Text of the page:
Debra Greenberg of the Gerontology Division at Montefiore Medical Center in New York says this kind of "extreme case" has only come across her desk a couple of times. More often than not, elder abuse has to do with unintentional neglect from family members who are ignorant of the proper ways to care for an aging individual.
Self-neglect, which occurs when the elderly fail to follow medical advice or otherwise care of themselves, is a leader in the reporting of elder abuse. Financial abuse, when younger family members misuse the elderly person's assets, follows closely. According to the National Elder Abuse Center study, self- and financial-abuse comprise 21 percent of elder abuse cases.
And abuse has consequences that reach beyond an assault on the quality of life of the elderly: Studies suggest that older people who have been abused tend to die earlier than those who have not been, even in the absence of chronic or life-threatening illness, according to the American Psychological Association.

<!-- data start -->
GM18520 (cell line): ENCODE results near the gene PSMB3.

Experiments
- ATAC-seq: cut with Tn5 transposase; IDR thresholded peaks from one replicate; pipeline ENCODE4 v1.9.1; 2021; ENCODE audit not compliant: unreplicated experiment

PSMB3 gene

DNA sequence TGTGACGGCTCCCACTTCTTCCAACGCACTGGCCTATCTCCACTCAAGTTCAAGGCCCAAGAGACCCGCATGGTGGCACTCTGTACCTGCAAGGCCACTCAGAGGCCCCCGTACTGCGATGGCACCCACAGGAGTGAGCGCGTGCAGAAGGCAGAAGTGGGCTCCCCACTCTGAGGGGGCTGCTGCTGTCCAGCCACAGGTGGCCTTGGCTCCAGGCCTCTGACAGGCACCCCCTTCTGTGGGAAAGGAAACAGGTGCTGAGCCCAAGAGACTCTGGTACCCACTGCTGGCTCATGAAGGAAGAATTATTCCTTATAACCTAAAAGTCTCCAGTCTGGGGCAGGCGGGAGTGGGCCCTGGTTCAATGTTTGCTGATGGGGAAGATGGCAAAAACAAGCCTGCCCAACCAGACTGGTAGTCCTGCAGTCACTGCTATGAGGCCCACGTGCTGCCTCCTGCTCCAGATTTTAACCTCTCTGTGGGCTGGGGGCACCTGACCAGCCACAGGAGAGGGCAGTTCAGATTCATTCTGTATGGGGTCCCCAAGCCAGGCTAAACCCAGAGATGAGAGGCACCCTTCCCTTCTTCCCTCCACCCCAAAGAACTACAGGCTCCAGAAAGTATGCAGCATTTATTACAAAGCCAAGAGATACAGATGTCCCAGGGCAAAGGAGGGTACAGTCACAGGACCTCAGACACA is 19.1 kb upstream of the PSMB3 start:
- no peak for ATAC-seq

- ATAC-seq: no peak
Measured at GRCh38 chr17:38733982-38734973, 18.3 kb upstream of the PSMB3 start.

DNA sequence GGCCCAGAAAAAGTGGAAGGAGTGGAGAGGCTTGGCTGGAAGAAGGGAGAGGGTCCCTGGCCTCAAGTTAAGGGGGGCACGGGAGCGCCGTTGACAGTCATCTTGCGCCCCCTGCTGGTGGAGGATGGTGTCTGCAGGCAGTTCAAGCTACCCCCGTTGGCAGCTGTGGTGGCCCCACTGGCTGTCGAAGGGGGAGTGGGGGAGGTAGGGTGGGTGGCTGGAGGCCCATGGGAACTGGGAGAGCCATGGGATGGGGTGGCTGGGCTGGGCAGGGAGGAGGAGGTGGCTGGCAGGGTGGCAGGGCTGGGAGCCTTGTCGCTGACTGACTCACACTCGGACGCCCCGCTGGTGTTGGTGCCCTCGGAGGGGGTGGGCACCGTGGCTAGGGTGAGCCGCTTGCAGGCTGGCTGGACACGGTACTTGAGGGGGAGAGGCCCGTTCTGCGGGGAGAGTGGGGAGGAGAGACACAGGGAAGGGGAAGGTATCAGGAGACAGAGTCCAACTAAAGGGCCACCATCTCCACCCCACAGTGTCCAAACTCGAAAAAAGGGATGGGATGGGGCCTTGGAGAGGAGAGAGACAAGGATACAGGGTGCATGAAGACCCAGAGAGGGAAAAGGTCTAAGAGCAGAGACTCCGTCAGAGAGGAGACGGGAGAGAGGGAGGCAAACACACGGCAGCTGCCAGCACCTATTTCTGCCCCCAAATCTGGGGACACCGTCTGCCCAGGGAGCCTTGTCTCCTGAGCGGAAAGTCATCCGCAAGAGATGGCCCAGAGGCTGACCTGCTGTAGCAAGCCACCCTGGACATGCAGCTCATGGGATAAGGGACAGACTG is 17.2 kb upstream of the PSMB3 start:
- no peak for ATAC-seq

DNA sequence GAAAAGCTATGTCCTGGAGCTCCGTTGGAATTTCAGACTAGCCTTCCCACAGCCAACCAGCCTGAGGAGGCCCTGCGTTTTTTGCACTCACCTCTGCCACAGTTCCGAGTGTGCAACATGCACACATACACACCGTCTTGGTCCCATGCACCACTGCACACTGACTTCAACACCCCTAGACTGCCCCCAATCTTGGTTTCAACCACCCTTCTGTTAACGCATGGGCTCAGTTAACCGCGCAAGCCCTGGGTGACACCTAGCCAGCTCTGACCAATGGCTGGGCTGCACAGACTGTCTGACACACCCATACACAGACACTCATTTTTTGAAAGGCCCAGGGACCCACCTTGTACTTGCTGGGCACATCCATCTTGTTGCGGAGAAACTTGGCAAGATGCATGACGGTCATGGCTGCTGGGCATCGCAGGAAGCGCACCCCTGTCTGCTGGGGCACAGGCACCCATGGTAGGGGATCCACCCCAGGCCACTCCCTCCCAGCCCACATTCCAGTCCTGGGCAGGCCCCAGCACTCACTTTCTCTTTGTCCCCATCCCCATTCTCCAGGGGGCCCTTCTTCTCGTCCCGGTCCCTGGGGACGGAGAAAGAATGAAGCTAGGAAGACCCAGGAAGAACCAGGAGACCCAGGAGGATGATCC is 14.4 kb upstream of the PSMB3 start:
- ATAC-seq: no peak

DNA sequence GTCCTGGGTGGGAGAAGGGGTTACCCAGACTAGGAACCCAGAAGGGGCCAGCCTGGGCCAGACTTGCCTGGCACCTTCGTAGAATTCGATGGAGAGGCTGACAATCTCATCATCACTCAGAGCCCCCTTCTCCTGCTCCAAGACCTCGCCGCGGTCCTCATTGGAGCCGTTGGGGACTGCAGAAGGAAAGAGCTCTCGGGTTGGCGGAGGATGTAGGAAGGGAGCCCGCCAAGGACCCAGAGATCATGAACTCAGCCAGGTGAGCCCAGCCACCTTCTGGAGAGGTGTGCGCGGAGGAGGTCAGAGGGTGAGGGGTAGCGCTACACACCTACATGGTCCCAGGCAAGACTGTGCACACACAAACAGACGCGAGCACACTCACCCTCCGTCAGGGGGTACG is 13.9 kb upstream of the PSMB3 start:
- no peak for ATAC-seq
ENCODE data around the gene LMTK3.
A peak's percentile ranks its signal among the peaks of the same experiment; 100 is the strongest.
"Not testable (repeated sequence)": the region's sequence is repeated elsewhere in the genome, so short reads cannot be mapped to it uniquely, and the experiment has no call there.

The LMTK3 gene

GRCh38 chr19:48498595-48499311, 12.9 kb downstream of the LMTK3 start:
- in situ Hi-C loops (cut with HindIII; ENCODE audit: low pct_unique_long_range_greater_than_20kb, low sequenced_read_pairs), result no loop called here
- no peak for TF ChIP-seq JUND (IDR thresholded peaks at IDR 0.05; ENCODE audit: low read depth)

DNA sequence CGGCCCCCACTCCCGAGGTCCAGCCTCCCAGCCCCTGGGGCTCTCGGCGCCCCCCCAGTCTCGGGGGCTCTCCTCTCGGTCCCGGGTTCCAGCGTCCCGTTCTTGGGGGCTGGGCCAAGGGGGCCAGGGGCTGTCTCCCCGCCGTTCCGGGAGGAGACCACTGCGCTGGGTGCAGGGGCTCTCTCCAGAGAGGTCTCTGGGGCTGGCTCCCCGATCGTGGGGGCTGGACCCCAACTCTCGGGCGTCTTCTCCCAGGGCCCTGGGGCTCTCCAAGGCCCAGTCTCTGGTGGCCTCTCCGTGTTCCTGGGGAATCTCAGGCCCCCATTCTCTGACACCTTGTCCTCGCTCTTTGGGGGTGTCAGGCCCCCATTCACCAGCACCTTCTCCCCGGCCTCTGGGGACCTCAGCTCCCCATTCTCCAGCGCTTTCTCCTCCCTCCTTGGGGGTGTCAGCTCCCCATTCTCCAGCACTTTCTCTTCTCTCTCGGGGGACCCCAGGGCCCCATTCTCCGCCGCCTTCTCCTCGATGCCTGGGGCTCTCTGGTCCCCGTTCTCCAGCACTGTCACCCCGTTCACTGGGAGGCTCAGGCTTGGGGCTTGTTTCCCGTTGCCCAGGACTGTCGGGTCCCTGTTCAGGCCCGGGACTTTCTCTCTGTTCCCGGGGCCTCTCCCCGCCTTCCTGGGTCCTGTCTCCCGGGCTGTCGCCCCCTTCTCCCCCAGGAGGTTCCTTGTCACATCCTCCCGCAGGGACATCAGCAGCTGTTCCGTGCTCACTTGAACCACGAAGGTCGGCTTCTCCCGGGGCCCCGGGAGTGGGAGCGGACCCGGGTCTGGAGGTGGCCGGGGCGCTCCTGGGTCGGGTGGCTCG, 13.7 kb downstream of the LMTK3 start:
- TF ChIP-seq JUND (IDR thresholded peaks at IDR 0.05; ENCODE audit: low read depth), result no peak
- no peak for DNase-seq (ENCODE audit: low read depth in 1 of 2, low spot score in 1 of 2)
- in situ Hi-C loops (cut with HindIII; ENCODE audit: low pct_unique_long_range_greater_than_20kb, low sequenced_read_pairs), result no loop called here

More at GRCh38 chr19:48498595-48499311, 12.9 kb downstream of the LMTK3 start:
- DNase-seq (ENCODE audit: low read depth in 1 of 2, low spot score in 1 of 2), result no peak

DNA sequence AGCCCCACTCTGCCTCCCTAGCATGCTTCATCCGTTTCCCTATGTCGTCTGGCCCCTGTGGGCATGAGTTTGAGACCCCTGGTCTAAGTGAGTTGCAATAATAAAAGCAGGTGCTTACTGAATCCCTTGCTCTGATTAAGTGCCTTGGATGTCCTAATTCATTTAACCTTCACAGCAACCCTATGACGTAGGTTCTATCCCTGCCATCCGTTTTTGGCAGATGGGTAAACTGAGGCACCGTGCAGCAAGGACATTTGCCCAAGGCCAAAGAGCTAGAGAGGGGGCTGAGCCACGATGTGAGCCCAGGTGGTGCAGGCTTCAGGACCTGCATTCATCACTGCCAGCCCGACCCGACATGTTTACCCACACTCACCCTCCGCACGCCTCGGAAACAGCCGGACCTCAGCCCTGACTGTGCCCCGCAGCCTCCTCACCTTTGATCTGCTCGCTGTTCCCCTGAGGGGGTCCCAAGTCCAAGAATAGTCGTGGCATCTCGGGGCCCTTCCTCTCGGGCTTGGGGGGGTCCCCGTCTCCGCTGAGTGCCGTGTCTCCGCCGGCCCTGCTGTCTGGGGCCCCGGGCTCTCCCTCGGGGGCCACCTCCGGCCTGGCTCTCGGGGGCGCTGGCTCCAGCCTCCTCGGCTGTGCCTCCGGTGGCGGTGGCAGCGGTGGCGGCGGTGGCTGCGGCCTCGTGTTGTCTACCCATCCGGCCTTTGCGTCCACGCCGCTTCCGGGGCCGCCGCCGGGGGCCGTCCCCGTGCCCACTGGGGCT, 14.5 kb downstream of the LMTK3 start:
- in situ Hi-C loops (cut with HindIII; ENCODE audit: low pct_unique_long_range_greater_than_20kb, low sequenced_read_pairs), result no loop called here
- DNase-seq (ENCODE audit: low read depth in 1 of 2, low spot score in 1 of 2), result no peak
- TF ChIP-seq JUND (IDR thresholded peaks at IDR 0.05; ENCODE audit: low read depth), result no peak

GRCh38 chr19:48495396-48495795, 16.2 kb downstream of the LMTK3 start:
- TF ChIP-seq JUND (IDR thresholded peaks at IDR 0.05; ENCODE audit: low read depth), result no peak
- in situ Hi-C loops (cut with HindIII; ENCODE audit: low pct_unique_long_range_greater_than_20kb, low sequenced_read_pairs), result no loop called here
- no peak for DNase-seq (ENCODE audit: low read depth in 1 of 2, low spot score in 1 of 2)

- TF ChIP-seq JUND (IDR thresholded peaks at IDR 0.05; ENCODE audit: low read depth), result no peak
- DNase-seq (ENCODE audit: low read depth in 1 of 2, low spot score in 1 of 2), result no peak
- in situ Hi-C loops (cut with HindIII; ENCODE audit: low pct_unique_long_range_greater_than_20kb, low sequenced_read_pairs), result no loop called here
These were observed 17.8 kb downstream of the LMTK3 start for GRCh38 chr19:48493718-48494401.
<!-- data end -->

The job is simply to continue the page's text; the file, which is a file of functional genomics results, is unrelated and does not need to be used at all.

"If you see abuse of any kind going on, there are people you can turn to," Greenberg said. "If you think this is life and death, obviously call 911, but if it's ongoing, most departments for the aging can get you where you need to go."
More information on elder abuse, including how to report it, can be found on the National Center on Elder Abuse web site.